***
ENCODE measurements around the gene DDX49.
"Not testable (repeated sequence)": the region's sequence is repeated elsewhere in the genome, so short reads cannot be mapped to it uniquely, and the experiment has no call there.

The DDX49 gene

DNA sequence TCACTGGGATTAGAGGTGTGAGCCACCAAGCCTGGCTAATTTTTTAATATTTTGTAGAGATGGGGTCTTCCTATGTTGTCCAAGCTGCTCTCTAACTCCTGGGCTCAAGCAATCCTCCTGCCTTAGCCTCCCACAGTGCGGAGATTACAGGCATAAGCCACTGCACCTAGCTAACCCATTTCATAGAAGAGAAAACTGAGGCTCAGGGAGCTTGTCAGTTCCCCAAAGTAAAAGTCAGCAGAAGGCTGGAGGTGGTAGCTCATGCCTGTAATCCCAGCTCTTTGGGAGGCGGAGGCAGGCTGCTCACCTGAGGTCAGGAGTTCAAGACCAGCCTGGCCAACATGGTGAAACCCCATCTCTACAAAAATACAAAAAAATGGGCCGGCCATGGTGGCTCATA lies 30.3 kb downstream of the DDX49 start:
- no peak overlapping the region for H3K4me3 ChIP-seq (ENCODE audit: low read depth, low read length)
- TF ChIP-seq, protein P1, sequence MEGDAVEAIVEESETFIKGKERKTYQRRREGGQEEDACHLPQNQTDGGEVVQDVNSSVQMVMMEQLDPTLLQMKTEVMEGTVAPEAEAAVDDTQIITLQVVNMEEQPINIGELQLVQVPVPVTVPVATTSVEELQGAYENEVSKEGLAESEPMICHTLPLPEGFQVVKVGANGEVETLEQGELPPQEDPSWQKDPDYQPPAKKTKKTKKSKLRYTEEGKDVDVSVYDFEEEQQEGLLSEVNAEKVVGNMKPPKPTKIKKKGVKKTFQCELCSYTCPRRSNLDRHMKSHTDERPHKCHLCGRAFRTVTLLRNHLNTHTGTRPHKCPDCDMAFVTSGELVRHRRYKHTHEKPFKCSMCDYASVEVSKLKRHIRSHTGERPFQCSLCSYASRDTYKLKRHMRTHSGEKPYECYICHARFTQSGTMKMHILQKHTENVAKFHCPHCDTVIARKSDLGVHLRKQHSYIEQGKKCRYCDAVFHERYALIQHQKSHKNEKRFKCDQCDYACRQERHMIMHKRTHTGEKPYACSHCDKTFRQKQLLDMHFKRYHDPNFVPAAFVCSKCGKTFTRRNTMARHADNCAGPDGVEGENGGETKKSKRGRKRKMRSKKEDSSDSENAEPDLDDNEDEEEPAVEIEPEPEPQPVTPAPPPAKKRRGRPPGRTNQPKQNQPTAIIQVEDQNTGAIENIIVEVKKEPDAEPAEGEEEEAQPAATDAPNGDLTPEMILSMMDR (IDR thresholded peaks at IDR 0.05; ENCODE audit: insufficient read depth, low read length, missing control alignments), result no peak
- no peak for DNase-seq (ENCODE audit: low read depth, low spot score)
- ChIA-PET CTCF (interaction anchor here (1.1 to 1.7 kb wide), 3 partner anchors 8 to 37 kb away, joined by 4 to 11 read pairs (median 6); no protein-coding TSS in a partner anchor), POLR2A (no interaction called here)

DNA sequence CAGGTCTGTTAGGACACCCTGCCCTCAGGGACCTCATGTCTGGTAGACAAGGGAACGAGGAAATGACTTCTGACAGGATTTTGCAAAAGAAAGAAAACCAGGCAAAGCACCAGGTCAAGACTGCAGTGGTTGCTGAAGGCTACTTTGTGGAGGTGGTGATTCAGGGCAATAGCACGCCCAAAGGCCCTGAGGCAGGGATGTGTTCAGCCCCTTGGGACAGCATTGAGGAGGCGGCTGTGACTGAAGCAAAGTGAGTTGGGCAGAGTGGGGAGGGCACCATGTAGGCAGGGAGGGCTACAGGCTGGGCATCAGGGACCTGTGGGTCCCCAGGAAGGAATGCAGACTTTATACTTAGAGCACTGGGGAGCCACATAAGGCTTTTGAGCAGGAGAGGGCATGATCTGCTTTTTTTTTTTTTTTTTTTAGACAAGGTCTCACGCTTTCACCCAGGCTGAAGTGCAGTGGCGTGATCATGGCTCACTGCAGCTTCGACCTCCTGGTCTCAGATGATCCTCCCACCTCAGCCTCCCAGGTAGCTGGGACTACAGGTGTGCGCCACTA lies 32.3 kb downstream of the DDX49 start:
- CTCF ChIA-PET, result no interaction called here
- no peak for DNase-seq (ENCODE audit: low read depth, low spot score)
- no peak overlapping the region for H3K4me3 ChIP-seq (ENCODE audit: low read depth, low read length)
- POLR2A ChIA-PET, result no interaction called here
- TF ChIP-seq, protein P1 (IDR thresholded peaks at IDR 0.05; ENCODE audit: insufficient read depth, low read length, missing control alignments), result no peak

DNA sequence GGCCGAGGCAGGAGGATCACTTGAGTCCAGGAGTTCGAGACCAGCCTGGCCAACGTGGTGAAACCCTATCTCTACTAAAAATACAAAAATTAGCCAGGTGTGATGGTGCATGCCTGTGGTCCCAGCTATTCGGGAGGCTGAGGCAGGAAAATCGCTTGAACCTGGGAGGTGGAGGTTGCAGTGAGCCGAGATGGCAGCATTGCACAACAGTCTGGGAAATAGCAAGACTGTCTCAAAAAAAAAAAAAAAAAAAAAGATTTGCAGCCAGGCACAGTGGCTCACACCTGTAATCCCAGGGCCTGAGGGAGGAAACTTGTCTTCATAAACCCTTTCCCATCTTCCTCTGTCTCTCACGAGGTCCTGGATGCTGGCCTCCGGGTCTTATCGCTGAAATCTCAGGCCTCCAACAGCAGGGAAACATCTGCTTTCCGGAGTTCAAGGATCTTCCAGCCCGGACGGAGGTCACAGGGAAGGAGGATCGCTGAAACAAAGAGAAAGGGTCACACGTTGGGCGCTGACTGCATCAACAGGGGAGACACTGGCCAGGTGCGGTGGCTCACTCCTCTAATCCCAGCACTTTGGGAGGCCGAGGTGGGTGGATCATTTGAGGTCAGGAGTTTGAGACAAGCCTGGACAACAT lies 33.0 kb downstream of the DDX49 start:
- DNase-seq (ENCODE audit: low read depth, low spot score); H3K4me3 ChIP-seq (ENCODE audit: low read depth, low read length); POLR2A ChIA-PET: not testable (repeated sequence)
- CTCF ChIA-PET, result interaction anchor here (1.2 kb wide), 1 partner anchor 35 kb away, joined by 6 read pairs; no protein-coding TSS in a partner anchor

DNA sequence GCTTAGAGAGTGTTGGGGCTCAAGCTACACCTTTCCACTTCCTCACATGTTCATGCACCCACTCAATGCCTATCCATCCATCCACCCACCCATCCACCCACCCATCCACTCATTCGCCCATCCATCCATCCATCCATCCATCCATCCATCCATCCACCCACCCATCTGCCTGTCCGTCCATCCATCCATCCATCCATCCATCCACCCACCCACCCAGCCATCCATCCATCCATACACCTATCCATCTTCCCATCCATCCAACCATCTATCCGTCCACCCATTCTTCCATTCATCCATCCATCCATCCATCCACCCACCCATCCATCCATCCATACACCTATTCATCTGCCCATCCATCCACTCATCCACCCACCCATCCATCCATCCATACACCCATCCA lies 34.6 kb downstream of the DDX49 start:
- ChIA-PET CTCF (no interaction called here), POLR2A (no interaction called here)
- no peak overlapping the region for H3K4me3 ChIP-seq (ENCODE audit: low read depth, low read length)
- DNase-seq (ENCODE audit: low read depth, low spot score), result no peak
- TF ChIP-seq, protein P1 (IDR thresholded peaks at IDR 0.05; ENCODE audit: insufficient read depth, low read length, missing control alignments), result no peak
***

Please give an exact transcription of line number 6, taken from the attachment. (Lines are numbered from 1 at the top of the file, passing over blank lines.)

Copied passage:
- TF ChIP-seq, protein P1, sequence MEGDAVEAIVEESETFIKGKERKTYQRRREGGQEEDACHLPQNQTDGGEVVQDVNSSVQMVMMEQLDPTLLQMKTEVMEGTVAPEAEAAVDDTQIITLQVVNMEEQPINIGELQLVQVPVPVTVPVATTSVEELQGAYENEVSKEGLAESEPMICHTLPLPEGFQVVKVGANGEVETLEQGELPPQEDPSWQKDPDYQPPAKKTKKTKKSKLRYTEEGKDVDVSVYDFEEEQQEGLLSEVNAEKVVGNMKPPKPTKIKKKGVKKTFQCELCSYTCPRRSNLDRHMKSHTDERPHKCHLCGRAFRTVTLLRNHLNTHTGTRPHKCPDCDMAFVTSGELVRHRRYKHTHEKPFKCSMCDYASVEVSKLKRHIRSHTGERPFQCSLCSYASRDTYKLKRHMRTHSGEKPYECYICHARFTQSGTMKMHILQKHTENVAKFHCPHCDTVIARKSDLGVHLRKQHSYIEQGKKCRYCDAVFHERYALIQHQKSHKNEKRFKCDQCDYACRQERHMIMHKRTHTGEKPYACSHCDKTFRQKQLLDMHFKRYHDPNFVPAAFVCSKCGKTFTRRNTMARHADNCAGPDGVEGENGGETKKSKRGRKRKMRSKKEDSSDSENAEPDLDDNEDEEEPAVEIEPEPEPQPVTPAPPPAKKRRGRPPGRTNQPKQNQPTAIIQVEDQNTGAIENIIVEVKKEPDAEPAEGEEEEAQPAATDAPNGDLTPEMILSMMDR (IDR thresholded peaks at IDR 0.05; ENCODE audit: insufficient read depth, low read length, missing control alignments), result no peak